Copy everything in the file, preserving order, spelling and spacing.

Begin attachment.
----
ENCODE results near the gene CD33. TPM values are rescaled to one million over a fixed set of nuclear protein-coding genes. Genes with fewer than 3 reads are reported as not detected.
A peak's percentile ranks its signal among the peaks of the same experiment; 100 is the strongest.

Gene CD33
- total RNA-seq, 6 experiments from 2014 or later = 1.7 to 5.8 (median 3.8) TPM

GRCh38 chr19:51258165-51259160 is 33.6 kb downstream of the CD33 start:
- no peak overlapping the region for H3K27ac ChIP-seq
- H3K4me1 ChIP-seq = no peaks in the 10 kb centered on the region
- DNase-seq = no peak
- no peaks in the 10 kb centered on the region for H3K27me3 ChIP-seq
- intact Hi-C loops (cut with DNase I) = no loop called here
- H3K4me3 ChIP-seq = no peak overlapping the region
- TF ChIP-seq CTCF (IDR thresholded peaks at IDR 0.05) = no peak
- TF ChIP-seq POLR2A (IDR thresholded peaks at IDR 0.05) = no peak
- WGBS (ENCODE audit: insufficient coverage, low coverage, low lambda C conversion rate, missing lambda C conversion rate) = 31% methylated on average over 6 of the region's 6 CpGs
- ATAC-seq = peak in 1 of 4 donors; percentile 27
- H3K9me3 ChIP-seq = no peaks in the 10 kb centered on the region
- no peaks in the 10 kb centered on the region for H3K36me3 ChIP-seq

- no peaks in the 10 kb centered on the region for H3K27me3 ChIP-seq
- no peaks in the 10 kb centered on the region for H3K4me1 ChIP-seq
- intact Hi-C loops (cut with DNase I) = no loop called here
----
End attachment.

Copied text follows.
ENCODE results near the gene CD33. TPM values are rescaled to one million over a fixed set of nuclear protein-coding genes. Genes with fewer than 3 reads are reported as not detected.
A peak's percentile ranks its signal among the peaks of the same experiment; 100 is the strongest.

Gene CD33
- total RNA-seq, 6 experiments from 2014 or later = 1.7 to 5.8 (median 3.8) TPM

GRCh38 chr19:51258165-51259160 is 33.6 kb downstream of the CD33 start:
- no peak overlapping the region for H3K27ac ChIP-seq
- H3K4me1 ChIP-seq = no peaks in the 10 kb centered on the region
- DNase-seq = no peak
- no peaks in the 10 kb centered on the region for H3K27me3 ChIP-seq
- intact Hi-C loops (cut with DNase I) = no loop called here
- H3K4me3 ChIP-seq = no peak overlapping the region
- TF ChIP-seq CTCF (IDR thresholded peaks at IDR 0.05) = no peak
- TF ChIP-seq POLR2A (IDR thresholded peaks at IDR 0.05) = no peak
- WGBS (ENCODE audit: insufficient coverage, low coverage, low lambda C conversion rate, missing lambda C conversion rate) = 31% methylated on average over 6 of the region's 6 CpGs
- ATAC-seq = peak in 1 of 4 donors; percentile 27
- H3K9me3 ChIP-seq = no peaks in the 10 kb centered on the region
- no peaks in the 10 kb centered on the region for H3K36me3 ChIP-seq

- no peaks in the 10 kb centered on the region for H3K27me3 ChIP-seq
- no peaks in the 10 kb centered on the region for H3K4me1 ChIP-seq
- intact Hi-C loops (cut with DNase I) = no loop called here